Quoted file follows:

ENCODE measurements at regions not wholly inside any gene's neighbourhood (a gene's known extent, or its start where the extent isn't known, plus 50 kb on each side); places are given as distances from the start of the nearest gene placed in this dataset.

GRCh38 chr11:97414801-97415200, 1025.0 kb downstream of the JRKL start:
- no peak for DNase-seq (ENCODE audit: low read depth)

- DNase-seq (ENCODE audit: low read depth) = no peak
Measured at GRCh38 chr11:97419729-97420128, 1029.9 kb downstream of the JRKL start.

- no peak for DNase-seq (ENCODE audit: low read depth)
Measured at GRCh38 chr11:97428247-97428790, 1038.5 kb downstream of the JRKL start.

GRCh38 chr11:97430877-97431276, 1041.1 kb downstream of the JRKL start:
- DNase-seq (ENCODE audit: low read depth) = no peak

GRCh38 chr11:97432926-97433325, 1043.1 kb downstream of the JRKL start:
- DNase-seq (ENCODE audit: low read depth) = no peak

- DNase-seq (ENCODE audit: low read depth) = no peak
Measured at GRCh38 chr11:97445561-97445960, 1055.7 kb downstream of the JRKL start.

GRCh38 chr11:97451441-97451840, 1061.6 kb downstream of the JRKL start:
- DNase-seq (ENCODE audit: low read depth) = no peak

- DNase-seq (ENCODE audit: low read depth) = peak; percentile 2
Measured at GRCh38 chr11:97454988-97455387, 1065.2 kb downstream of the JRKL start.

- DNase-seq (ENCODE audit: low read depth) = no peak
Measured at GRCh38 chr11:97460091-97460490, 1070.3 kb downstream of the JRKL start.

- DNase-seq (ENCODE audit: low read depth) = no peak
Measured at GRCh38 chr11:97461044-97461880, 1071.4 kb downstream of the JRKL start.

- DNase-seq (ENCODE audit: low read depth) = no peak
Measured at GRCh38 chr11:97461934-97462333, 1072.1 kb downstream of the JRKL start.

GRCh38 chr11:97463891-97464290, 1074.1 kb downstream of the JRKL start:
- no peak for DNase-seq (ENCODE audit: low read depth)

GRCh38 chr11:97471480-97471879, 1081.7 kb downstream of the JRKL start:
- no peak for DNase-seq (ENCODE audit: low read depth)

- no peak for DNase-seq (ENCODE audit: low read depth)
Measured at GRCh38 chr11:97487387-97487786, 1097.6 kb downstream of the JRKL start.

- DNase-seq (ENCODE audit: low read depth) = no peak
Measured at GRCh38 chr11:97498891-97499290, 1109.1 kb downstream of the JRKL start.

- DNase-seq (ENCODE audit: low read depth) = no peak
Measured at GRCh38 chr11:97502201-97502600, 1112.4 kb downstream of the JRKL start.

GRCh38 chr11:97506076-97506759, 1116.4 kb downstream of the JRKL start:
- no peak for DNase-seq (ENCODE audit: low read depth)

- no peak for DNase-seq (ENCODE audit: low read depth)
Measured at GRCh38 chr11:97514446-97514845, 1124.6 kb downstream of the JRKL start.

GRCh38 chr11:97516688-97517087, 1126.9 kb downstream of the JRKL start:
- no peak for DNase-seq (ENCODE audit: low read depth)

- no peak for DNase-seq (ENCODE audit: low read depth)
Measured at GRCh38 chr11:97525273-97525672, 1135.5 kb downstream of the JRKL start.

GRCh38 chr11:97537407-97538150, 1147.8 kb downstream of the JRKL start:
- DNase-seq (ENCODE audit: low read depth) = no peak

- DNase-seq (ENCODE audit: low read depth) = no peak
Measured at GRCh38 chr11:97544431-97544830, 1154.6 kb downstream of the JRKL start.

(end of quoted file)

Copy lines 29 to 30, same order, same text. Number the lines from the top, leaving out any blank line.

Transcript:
Measured at GRCh38 chr11:97487387-97487786, 1097.6 kb downstream of the JRKL start.

- DNase-seq (ENCODE audit: low read depth) = no peak